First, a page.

Ownership transitions (business acquisitions) have become very popular in recent times. A business owner looking to retire may want to sell the business to a family member or perhaps to a long-time, valued employee. A minority shareholder of a business may want to buyout other owners who might simply be passive investors. Or maybe a third party is looking to expand a current business or add a product line through an acquisition of a competitor or complementary business.
Financing these transactions through conventional means is not always the best option for the buyer. Typical roadblocks include higher cash equity requirements, shorter term/amortization of the loan and lack of appetite for conventional banks to lend against goodwill, which means being undercollateralized at closing. The seller may be open to providing a note to finance a portion or perhaps the entire transaction; however, if the seller is looking to “cash out”, this may not be an option.
The SBA 7a Program can be an attractive option for a potential buyer to consider when looking at a business acquisition. This program provides flexibility in the form of longer terms and amortization, thus reducing the monthly payment versus a conventional financing. In many cases, the loan term can be 10 years and may be a long as 25 years if real estate is involved in the acquisition. There are typically lower cash equity requirements when using the SBA 7a Program. Many times, 10-15% will be the required down payment at closing while conventional structures will start at 25-30%. Lastly, the SBA 7a Program allows for the financing of goodwill while most conventional structures will not. In other words, the SBA will consider transactions that might be undercollateralized, because an SBA loan is not declined based solely on a lack of sufficient collateral.
When considering an SBA 7a loan as a financing option, there are a few key points to consider that will play a role in how successful the buyer may be in obtaining an SBA loan. Having a solid purchase agreement early in the process is crucial as the allocations contained in this document will drive the overall structure of the transaction. The SBA allows up to 10 years when financing fixed assets such as machinery and equipment as well as inventory and goodwill. If real estate is part of the transaction, the SBA will allow up to 25 years. So, identifying the purchase price allocations is one of the first things to consider as this will unlock the overall structure.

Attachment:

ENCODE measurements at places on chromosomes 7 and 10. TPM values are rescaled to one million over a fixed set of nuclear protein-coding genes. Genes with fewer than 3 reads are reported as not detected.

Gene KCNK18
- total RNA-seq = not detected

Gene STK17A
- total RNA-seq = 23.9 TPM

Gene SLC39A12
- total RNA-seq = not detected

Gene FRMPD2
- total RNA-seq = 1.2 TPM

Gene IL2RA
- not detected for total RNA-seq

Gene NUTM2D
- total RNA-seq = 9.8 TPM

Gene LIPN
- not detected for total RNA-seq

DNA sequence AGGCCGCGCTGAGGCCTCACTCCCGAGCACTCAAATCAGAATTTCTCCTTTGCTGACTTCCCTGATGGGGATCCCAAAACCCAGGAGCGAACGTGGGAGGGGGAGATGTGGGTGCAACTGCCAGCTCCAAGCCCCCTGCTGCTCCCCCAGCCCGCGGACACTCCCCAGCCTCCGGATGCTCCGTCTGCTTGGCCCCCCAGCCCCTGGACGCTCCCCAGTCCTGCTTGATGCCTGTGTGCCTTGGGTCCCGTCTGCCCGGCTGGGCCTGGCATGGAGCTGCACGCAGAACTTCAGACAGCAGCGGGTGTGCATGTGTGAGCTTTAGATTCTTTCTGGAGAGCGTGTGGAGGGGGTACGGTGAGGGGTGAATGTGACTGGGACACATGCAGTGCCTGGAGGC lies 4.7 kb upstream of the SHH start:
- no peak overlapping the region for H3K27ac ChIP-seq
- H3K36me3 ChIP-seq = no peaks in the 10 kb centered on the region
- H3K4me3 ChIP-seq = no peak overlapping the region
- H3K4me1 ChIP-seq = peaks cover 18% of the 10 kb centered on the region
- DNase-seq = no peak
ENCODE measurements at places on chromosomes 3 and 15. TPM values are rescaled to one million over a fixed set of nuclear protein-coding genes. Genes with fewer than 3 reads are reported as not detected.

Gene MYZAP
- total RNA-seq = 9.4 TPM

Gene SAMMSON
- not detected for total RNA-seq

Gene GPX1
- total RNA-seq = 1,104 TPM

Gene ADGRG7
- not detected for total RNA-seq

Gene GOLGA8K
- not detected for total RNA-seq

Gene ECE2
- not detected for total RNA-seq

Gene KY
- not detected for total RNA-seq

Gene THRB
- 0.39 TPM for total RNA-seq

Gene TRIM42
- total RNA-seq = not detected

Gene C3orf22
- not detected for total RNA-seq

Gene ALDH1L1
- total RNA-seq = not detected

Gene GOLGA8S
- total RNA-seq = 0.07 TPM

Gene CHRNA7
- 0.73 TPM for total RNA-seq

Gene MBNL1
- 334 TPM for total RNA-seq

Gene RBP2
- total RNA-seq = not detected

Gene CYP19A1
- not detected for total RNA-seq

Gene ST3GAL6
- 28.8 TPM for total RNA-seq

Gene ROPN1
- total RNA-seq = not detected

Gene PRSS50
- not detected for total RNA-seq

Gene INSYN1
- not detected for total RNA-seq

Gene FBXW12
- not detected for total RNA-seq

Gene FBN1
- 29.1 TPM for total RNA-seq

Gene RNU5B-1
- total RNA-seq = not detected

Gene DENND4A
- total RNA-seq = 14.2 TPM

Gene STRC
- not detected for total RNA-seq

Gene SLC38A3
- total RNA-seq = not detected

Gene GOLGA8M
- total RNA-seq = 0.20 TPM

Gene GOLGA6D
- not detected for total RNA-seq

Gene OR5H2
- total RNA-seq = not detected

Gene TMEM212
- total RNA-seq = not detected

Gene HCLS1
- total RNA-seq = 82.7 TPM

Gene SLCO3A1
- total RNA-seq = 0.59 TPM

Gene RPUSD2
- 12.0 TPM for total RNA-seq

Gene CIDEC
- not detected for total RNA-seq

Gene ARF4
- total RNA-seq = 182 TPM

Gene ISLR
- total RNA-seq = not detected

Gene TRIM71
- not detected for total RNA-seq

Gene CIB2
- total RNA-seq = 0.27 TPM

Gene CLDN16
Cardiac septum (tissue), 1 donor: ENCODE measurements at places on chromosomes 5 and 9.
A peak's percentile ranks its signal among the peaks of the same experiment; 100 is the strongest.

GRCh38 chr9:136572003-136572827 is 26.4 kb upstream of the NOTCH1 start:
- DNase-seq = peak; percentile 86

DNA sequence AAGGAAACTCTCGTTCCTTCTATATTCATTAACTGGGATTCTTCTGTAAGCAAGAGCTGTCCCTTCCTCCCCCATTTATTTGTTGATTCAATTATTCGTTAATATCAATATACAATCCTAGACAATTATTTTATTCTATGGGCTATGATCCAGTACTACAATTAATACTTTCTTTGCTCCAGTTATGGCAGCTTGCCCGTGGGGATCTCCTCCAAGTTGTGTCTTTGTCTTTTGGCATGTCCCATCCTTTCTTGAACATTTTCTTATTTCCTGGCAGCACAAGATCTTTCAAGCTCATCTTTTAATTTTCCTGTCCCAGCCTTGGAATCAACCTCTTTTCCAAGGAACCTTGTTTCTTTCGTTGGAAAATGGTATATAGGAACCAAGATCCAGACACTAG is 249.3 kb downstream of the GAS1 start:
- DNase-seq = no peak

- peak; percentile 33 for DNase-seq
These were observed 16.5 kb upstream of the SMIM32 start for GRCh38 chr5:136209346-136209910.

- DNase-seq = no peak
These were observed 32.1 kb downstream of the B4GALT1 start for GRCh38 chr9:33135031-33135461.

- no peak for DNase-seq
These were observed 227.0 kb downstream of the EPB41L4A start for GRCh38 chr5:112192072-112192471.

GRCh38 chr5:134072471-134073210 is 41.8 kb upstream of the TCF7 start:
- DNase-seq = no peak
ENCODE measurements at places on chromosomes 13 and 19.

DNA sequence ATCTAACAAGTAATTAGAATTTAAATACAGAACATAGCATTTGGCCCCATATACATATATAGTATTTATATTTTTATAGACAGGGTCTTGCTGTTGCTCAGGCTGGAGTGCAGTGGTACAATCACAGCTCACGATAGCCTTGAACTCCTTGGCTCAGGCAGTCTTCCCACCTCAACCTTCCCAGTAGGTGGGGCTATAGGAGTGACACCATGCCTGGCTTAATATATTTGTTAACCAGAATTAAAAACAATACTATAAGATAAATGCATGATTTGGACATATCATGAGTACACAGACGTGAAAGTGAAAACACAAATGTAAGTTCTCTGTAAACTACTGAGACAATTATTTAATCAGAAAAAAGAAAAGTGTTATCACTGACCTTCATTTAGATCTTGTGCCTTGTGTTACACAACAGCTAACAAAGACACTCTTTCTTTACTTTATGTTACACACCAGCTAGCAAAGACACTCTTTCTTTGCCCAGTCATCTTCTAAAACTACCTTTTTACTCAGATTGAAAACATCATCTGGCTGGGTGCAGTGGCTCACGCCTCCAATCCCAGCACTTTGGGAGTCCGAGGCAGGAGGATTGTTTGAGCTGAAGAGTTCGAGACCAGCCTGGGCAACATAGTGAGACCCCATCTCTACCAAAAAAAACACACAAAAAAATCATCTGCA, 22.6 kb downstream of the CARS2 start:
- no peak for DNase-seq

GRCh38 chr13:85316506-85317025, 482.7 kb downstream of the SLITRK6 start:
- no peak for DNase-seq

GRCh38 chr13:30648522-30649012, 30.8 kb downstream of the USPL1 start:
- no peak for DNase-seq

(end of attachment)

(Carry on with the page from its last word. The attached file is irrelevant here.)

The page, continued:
A third party independent business valuation will be required in most cases when the goodwill of the transaction is greater than $250,000. This will not only be a key form of due diligence for the lender’s analysis but will be required by the SBA to validate the purchase price allocations agreed upon by both the buyer and seller. A business valuation is used in a similar manner as a real estate appraisal when purchasing real estate.
The experience of the potential buyer will also be evaluated. Having industry experience or experience in a similar business will be an important factor when applying for an SBA loan. Owning a business doesn’t necessarily translate into success if the current business is not the same as the business being purchased.
Lastly, developing a detailed business plan including projections will be required. Being able to demonstrate cash flow sustainability during the ownership transition will be a key factor when applying for financing. In many cases, the increased financing obligation will necessitate increases in sales and/or expense reductions to generate the required cash flow needed to support the loan. Most lenders will understand this point; however, the key will be to determine how reasonable these assumptions are and can they be met. Do drastic changes, like increasing sales or cutting major expenses, need to be made for the business to be successful? How do projected expenses compare to historical expenses? Do these assumptions seem reasonable based on historical levels? These are all key questions to consider when compiling projections for a business acquisition.
Given the state of the current economy, business acquisitions will likely be a hot topic of discussion in the near term. If you are considering an acquisition yourself, the SBA 7a Program may be worth considering.
Jeff Billig is Senior Vice President & Director of the Structured Finance Group at Old National Bank. This group is responsible for underwriting and servicing SBA 7(a) and SBA Express loans for the Bank. He is a graduate of Hillsdale College where he earned a degree in Finance and has over 23 years of commercial lending experience.
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